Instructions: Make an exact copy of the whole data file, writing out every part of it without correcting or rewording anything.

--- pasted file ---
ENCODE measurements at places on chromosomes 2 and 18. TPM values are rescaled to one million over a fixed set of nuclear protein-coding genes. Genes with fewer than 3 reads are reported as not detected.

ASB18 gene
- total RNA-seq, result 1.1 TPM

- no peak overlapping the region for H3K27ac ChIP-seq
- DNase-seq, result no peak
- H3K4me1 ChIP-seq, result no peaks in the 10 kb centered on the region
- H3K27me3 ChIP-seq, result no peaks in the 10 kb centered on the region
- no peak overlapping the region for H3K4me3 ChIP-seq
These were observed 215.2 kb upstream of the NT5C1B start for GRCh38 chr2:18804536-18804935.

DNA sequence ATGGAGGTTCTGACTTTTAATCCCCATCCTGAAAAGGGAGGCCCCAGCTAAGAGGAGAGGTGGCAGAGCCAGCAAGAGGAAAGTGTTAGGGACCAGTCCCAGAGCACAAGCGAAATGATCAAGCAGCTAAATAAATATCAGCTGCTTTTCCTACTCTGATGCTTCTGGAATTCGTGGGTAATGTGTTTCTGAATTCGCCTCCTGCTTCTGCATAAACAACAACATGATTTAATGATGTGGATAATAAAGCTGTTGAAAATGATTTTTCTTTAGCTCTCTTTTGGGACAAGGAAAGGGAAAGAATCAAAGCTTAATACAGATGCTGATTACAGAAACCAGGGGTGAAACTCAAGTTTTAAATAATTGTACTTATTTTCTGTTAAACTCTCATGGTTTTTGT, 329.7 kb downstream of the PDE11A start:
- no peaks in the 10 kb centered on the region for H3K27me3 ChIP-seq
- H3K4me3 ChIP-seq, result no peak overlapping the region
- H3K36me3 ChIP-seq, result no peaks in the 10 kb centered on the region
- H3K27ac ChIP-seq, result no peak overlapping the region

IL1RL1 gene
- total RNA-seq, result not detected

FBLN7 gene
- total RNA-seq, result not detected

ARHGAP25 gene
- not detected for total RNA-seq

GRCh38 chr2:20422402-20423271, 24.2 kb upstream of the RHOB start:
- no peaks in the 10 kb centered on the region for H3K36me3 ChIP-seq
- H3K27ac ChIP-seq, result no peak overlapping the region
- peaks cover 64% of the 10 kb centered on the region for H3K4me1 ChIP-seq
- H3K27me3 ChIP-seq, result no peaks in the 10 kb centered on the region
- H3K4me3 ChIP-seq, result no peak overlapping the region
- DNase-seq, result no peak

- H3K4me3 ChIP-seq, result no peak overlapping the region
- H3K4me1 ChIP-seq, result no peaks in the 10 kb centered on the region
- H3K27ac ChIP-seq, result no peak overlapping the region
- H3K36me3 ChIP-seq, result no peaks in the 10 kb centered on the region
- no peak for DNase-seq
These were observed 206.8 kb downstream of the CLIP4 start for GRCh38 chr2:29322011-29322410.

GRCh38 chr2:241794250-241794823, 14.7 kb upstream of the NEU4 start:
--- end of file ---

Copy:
ENCODE measurements at places on chromosomes 2 and 18. TPM values are rescaled to one million over a fixed set of nuclear protein-coding genes. Genes with fewer than 3 reads are reported as not detected.

ASB18 gene
- total RNA-seq, result 1.1 TPM

- no peak overlapping the region for H3K27ac ChIP-seq
- DNase-seq, result no peak
- H3K4me1 ChIP-seq, result no peaks in the 10 kb centered on the region
- H3K27me3 ChIP-seq, result no peaks in the 10 kb centered on the region
- no peak overlapping the region for H3K4me3 ChIP-seq
These were observed 215.2 kb upstream of the NT5C1B start for GRCh38 chr2:18804536-18804935.

DNA sequence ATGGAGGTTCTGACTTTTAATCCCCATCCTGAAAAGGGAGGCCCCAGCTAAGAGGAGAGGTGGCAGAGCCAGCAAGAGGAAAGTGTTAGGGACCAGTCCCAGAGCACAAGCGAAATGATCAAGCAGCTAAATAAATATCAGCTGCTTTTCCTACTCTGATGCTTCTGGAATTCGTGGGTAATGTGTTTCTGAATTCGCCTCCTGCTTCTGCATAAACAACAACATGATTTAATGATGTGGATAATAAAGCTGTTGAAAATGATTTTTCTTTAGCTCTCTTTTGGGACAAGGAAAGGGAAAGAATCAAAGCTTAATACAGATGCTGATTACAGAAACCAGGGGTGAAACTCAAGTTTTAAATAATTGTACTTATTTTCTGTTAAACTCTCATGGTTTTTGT, 329.7 kb downstream of the PDE11A start:
- no peaks in the 10 kb centered on the region for H3K27me3 ChIP-seq
- H3K4me3 ChIP-seq, result no peak overlapping the region
- H3K36me3 ChIP-seq, result no peaks in the 10 kb centered on the region
- H3K27ac ChIP-seq, result no peak overlapping the region

IL1RL1 gene
- total RNA-seq, result not detected

FBLN7 gene
- total RNA-seq, result not detected

ARHGAP25 gene
- not detected for total RNA-seq

GRCh38 chr2:20422402-20423271, 24.2 kb upstream of the RHOB start:
- no peaks in the 10 kb centered on the region for H3K36me3 ChIP-seq
- H3K27ac ChIP-seq, result no peak overlapping the region
- peaks cover 64% of the 10 kb centered on the region for H3K4me1 ChIP-seq
- H3K27me3 ChIP-seq, result no peaks in the 10 kb centered on the region
- H3K4me3 ChIP-seq, result no peak overlapping the region
- DNase-seq, result no peak

- H3K4me3 ChIP-seq, result no peak overlapping the region
- H3K4me1 ChIP-seq, result no peaks in the 10 kb centered on the region
- H3K27ac ChIP-seq, result no peak overlapping the region
- H3K36me3 ChIP-seq, result no peaks in the 10 kb centered on the region
- no peak for DNase-seq
These were observed 206.8 kb downstream of the CLIP4 start for GRCh38 chr2:29322011-29322410.

GRCh38 chr2:241794250-241794823, 14.7 kb upstream of the NEU4 start: